And I'd agree,many other rifles were carried,served,and served well. The Eastern folks headed west carrying their eastern fine rifles.
I think it was John Bevins wrote a fine rifle building book "The Pennsylvania Rifle" Good book to have if you want to build.

Last edited by HiBC; November 12, 2018 at 11:21 PM.
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Old November 14, 2018, 10:00 AM   #41
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HiBC,

I suppose it's got to be at least 6-7 years ago now (maybe more; years seem as months these days sometimes), that Cache La Poudre had that really neat shop in downtown Ft. Collins. And a few years ago (maybe a couple more) my wife and I were walking main street Ft. Collins (visiting the area from Northern Wyoming), and while she was in that great kitchen shop there, I went down the street a little ways to hang out in Cache La Poudre. Right where I remembered I thought it was, it wasn't. I walked into a sandwich shop there and asked the young gal as to what happened to the gunshop. She said it used to be right here...death in the family, I was told. It's hard to see those places gone now; like Old West Arms in Denver. I've got a Lee mould I bought from OWA back in the mid-80's, a .530 single cavity. Much the worse for wear, it still drops a good r.b. Literally thousands have gone through that thing. the price sticker, though quite faded, still says, Old West Arms on the box I still keep it in.

I remember the Cherry Corners stuff, too. Didn't Ithaca end up with that company when they had their Hawken offering? The Buckskin Report was the meeting place for all things Hawken back in the 70's and 80's, and that's pretty good history, too, if you have the literature.

I built a southern mt. rifle for my wife back in '77, and its got a Hall Sharon barrel on it in .45 cal., a great shooter still (my wife AND her rifle). I believe Mr. Sharon was up in Kalispell, MT. I've also got a southern mt. rifle I built in the mid-80's with a 1" Getz barrel on it with the round bottomed rifling. Another shooter, certain sure. My old .45 flint long rifle I mentioned in an earlier post has a Green River Rifle Works barrel on it, and it's still a top notch shooter after 40+ years, and lots and lots (and lots) of loadings. All the guns I've built have Silers on them, flint and percussion, both; the standard back then, and the standard still (IMO). I still have a parts price list that has a little note from Bud Siler on it, and it's one of my prized nostalgia bits from the past...priceless.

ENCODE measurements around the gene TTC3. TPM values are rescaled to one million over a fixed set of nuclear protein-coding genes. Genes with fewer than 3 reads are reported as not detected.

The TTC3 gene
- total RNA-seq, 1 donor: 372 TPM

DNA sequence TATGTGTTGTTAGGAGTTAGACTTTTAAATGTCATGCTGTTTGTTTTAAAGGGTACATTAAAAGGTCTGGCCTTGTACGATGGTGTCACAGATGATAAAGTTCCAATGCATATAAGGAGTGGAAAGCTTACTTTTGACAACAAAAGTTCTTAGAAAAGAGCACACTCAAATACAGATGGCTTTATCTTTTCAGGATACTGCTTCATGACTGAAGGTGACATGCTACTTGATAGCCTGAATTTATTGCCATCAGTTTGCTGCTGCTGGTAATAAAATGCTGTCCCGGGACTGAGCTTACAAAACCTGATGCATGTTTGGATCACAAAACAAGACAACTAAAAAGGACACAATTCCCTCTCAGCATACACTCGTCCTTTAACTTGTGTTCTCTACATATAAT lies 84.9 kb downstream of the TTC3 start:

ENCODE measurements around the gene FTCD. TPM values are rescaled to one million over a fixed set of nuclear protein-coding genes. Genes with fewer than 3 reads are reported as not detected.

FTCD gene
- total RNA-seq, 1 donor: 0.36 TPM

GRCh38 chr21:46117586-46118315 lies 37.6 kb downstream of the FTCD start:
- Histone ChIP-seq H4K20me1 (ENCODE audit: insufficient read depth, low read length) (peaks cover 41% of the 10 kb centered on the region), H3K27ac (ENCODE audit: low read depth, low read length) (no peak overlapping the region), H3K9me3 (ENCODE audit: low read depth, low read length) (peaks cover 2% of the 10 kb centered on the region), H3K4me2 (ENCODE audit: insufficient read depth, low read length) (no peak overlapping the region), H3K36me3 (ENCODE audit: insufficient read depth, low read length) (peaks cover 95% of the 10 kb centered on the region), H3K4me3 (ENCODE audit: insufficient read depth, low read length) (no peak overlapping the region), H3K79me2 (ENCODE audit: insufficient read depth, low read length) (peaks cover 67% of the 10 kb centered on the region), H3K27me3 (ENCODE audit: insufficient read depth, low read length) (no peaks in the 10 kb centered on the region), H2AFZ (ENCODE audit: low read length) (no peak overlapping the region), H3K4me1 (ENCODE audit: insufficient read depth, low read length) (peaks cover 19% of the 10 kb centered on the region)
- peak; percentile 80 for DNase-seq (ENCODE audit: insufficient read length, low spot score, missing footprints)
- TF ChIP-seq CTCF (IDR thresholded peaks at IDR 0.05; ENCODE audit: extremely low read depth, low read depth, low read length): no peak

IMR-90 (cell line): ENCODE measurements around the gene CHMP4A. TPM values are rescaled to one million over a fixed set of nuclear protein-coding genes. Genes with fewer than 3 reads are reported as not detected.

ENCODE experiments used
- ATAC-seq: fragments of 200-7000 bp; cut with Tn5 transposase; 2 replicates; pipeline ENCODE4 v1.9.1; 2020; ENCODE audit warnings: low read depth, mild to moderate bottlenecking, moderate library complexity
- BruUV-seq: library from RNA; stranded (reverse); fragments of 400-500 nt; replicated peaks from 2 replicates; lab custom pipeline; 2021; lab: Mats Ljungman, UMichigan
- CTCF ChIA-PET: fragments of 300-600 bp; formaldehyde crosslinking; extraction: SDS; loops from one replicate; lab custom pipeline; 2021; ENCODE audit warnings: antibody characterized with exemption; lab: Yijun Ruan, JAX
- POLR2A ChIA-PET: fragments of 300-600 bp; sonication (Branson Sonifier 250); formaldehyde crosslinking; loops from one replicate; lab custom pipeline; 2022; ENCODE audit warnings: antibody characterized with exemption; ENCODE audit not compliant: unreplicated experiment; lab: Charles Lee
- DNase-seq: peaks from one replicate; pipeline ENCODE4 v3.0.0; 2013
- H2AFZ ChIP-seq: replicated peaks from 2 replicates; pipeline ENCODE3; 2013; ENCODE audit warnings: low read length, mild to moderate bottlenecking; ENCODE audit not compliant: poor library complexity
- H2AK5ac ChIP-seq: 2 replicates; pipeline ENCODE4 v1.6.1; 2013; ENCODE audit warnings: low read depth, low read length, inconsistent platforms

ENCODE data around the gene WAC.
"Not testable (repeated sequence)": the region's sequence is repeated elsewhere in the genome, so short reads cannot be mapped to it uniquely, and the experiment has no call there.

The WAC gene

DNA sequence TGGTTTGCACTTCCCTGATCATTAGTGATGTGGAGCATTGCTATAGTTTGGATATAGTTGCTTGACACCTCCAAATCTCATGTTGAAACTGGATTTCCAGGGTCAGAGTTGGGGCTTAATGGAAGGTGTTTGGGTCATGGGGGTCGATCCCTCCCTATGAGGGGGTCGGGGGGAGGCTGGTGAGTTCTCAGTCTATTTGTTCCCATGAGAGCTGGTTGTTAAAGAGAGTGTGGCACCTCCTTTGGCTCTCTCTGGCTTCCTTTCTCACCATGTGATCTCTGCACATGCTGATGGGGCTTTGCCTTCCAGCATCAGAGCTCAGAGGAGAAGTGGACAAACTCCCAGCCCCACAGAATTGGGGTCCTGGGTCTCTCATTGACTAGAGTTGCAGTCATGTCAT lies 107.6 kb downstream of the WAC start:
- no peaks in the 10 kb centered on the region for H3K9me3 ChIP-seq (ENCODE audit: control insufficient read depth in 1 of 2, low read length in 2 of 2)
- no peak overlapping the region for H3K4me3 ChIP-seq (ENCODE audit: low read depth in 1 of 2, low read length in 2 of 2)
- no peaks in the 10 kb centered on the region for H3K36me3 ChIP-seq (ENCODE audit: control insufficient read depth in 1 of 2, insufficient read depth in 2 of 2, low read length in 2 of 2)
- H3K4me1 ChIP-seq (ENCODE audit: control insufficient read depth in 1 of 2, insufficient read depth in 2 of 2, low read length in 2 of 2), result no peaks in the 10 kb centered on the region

The air was magic back in those days; the shoots, the rendezvous and the comradery. A fine thing that I was so fortunate to be a part of back then.

BTW, my .53 cal. Hawken was one of those Jed Smith commemorative, Santa Fe Hawkens. It was completely redone by a fine rifle builder friend of mine, whom I got into a trade with. Needless to say, it was a good trade, and I've got the Hawken. I've shown that rifle to quite a few people through the past years, and not one could guess it was a Santa Fe; another really fine gun, that will always be a keeper. The inscription and number that the rifle had on it, regarding the Jed Smith model, was filed off for authenticity's sake. My friend who re-worked the gun said it looked too funky to leave on it. This past year, my good friend who built my Hawken, passed away. My wife and I miss him very much; a true artisan, mechanic, and historian who built rifles (and anything else he'd put his mind to) literally up until he made the Journey home.